Mexican Week – Day Two: Lime and Cilantro Pork Chops…Yum

JUNE 6, 2012

It’s me, Elana, back again with another delicious Mexican week recipe.

FYI, I’m a curly haired Jewish girl. I was raised in a Kosher house and only began to cook pork in my 20s when I had eaten so many chicken breasts I just could not get another one down! I highly recommend this meat. It’s really easy to prepare, extremely tasty and cheap. Also, if you look for lean chops, bone-in or boneless, it’s healthy but filling!

There are two ways to approach this recipe – you can either prepare it and immediately pop it under the broiler or you can marinate the meat over night. I like to broil almost all of my meat but if you’re afraid of an open flame, I recommend you put this in a good sauté pan with just a smidge of oil. If you do this stove top, limit the amount of liquid that goes into the pan or the meat will practically boil. The following recipe will be for the marinated version, something I highly recommend and can be easily adapted for the day of. This recipe is also easily doubled, tripled or whatever.

Instructions:

(Tip: only cook one chop and freeze the other if you’re not interested in dinner suggestion #2)

1. Select and peel 1 medium sized clove of garlic and dice (dicing means you need to chop this up into super tiny bits). Alternatively, you will need about 1/2 teaspoons of pre- chopped garlic per pork chop. Set aside.

2. Take about 1/2 of the cilantro remaining after the black bean and corn salad, wash, and chop coarsely. Set aside.

3. Place the pork in some of that nice Chinese take out plastic-ware, a bowl, or a glass baking dish, depending on what you have nearby.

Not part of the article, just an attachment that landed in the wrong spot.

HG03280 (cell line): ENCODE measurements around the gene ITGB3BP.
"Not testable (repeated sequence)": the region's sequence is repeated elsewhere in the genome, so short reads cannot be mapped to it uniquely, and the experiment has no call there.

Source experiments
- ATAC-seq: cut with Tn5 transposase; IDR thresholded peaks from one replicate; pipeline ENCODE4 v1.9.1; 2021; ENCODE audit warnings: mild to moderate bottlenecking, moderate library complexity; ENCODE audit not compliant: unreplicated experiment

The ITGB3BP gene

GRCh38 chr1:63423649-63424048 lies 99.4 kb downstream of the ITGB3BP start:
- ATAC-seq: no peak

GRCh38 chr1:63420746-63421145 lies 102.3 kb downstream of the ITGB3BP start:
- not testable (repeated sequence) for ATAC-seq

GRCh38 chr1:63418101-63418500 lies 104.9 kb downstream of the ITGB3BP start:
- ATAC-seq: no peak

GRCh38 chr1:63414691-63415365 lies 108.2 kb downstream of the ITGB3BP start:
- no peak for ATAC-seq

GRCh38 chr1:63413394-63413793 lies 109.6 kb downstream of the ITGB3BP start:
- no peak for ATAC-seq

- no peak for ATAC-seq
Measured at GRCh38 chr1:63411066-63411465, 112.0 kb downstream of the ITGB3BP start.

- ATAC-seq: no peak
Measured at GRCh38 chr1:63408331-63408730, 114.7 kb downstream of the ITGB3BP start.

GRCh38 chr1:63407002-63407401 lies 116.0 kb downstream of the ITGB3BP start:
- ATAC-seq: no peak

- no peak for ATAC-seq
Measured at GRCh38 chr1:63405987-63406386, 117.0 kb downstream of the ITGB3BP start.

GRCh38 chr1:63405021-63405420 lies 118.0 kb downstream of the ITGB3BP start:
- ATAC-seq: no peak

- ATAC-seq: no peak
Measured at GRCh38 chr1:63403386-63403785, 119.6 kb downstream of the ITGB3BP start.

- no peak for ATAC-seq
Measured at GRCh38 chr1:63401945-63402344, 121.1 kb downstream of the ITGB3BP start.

4. Spread the chopped garlic on top of the pork chop. Sprinkle the cilantro evenly on top of the pork chop.

5. OPTIONAL – Slice up ½ the jalapeño and sprinkle over the pork chops.

6. OPTIONAL- Pour a ½ cup of wine gently over the pork chop so the garlic and cilantro are not fully washed off the chop. I tend to keep a bottle of white wine in the fridge so I often cook with it, this recipe is great with or without it, so no pressure to use it.

7. Squeeze ½ a lime over the pork chops.

8. Sprinkle a generous pinch of salt over the pork chop and a small pinch of pepper.

9. OPTIONAL- Cover the pork chops in pastic wrap and put it in the fridge, allow to rest overnight. When you wake up the next morning, flip the pork chops and return it to the fridge. It will be ready for cooking when you get home from work that day.

10. Broil – Put the chops on a broiling pan (no oil needed!), set the broiler for 550, or low depending on your oven settings (everyone’s oven is different so you may need to
improvise this part a bit). I cook the chops for 4 minutes on each side (pour some of the extra liquid from the marinade over it when you flip the meat), then remove from
broiler and cut a small line in the middle. If the chop is still pink, return to the oven and flip every 2 minutes until the pork is cooked through. For those of you unfamiliar with pork like I was, pork, like chicken, turns white when cooked. A little very pale pink is ok, but shades of fuchsia means your pork is not done.

-OR-

Sauté – Put a smidge of oil in the bottom of the pan, let it heat up over a medium heat. Add 1 of the pork chops and pour 2 tablespoons of the marinade over the top.
Cover and let cook for approximately 6 minutes. Flip the pork chop and repeat. Cut a small line in the middle and keep cooking uncovered if it is pink. Once the chop is
uncovered, the liquid should start cooking off more quickly and you can continue to add tablespoons of it as it cooks. Repeat with the other chop.

11. Once the pork is cooked, serve one chop on a plate with a generous serving of the black bean and corn salad and enjoy!

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